One scene saw Wahlberg’s character as a seminarian enter a prison and reach the inmates by speaking to them directly. In the film, Father Stu had also been arrested multiple times.

“That’s how it is a little bit,” reflected Kevin Starrs, director of the Office of Prison Ministry for the Diocese of Phoenix. “You have to be real, raw with it. We need more guys like that [in prison ministry].”

Shea Roberts, a student at Arizona State University in Tempe who attends All Saints Newman Center serving the university, was moved by scene that saw the beginning of a conversion process for Father Stu’s parents. In real life, his parents were baptized in the Catholic Church the Easter Vigil before he died. In the scene, Stu’s father attends an Alcoholics Anonymous meeting with a rosary in his hand and says, “My son wants me to be baptized,” and is shown dancing with his previously estranged wife afterwards.

“It really showed a wholesome connection between the family,” reflected Roberts. “It showed that God can give you grace, even if you do something wrong,” she added, noting the grace that flowed through the characters.

Roberts was also moved by some footage of an interview the real Father Stu did for the Montana Catholic in 2011 that was shown during the credits.

“Hearing from him was just beautiful,” she said.

Sophia Cartwright, another ASU student from All Saints Newman Center, reflected on the film’s message about suffering.

“It’s really easy to get caught up in the dredges of being here,” she said. “How important it is to remember how good everything can be, fixating on things beyond this while still participating in this world.”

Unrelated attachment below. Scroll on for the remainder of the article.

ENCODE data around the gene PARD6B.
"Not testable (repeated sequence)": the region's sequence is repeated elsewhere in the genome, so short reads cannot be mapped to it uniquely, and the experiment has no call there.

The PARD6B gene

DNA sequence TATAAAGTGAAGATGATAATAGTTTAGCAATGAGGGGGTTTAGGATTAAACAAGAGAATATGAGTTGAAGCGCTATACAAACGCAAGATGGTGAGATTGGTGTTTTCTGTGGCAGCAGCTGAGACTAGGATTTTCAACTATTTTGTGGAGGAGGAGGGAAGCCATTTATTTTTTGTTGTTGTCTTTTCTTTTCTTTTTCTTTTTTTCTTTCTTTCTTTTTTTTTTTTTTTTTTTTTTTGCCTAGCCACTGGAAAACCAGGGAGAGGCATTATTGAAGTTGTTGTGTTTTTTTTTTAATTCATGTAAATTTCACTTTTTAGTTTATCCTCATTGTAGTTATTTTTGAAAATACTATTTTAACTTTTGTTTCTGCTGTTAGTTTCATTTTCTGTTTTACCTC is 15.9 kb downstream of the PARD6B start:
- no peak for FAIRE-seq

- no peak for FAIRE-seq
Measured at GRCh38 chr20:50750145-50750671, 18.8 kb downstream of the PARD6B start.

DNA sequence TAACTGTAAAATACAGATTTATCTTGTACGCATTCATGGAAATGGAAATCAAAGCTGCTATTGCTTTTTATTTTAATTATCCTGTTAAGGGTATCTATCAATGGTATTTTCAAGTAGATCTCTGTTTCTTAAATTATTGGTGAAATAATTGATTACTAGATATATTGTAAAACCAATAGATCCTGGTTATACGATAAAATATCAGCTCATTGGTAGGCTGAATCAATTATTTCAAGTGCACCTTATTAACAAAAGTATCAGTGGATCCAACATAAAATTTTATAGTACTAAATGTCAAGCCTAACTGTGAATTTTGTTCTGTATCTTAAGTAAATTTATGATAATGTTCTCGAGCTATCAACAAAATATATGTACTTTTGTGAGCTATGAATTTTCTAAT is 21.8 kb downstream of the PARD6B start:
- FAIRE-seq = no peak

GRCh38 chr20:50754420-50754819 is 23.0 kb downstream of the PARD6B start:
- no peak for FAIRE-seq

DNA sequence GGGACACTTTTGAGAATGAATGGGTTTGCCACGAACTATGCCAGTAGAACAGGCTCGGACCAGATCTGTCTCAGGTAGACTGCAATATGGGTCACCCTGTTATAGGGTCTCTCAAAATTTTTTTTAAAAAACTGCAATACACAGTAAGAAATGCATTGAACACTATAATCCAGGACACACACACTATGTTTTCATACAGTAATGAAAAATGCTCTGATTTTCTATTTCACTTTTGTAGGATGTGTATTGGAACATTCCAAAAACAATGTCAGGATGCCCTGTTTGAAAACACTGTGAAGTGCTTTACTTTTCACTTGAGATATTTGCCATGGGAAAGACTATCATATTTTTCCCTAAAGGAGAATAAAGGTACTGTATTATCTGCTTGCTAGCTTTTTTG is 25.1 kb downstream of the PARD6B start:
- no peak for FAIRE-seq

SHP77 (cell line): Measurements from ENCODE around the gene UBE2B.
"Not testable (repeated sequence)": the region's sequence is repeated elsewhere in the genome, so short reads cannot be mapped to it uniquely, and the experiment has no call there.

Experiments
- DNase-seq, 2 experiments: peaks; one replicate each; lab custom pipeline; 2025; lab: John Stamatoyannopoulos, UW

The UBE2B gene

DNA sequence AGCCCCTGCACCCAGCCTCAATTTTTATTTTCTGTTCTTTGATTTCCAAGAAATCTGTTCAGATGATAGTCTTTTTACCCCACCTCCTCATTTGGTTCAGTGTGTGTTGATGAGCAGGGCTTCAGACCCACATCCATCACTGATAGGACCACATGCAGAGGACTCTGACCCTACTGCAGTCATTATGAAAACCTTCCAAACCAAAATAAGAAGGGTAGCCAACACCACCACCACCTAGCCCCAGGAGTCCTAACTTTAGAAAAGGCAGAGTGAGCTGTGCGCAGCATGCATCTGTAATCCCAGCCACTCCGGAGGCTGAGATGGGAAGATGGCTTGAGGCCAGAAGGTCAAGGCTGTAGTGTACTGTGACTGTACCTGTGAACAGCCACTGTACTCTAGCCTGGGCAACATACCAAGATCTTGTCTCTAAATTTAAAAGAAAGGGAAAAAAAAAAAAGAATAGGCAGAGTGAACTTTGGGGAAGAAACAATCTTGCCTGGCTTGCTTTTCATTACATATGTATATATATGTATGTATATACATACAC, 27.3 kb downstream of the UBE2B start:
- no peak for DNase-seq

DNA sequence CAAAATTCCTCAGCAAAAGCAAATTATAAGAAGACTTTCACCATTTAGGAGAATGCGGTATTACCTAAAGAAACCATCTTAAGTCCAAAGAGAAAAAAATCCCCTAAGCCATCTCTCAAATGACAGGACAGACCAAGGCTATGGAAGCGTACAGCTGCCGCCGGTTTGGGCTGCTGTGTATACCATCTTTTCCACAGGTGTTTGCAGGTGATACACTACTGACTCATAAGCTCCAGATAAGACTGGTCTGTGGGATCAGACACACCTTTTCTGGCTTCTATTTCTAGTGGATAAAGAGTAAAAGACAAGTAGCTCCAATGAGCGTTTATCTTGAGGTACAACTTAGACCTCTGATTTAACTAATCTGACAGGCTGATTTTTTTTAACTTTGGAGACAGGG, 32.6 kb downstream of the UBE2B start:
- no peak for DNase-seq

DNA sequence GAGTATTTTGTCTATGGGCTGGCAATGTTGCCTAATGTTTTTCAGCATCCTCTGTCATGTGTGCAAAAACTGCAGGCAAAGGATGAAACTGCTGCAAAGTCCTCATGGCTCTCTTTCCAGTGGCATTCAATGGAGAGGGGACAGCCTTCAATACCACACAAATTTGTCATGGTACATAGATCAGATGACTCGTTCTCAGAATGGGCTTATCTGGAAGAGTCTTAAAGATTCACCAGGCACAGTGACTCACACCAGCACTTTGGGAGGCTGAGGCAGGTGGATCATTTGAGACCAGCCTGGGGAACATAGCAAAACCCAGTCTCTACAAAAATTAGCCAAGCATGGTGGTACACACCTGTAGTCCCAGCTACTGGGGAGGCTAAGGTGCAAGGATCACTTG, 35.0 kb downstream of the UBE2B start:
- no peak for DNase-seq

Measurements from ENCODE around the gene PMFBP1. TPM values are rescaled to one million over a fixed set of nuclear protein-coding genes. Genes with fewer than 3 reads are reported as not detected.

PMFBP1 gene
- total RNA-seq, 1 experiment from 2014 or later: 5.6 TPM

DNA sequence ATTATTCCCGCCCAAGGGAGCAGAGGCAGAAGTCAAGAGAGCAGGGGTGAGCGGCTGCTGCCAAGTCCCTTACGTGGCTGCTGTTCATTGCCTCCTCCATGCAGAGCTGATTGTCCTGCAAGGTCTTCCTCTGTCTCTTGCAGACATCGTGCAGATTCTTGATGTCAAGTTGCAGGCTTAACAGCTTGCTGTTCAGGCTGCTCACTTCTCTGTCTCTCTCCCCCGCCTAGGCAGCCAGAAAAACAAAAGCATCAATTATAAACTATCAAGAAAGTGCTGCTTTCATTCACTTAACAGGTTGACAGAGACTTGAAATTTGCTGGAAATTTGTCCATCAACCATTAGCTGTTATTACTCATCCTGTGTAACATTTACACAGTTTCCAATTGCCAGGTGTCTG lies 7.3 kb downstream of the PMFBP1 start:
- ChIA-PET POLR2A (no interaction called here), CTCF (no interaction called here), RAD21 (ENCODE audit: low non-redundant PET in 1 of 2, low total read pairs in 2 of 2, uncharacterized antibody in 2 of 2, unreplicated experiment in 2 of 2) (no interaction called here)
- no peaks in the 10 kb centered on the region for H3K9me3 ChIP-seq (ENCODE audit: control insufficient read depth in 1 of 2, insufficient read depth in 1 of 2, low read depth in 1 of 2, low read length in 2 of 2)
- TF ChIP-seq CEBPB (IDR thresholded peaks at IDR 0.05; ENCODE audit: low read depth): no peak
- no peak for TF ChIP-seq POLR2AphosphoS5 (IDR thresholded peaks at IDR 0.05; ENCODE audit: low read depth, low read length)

Father Daniel Cruz, parochial vicar of St. Mary’s Parish in Chandler, noted the necessity of the film’s “R” rating, as it shows the reality of the human condition.

“It speaks to humanity and the human condition, the fallenness and our sinfulness. I would just highly recommend this movie to anyone who just wants to hear a story of a man who has been redeemed and given a path to holiness, and it was the path of the priesthood, and that was his particular way,” said Father Cruz.

Both the character and real life figure of Father Stu serve as an inspiration for Father Cruz in his own vocation, he said.

“The way he would speak, you can’t just make that stuff up. He had to have really experienced that and come close to the cross and keep it close,” he said. “That was his Calvary, those steps. It’s a great way of entering into Holy Week in a perfect, beautiful way.”

The diocese’s Office Mission Advancement helped organize the audience for the screening, said Candé de Leon, the office’s executive director.

“It tells a story about embracing suffering and then allowing God’s grace to work through you,” reflected de Leon. “Everybody’s got a story. Everybody is broken. Some  of us hide it better than others, but we’re all suffering, and we’re broken in some way.

It’s an intentional choice to — rather than reject and complain — see it as an opportunity to get closer to Christ. It was a good reminder about how God is working through every one of our lives.”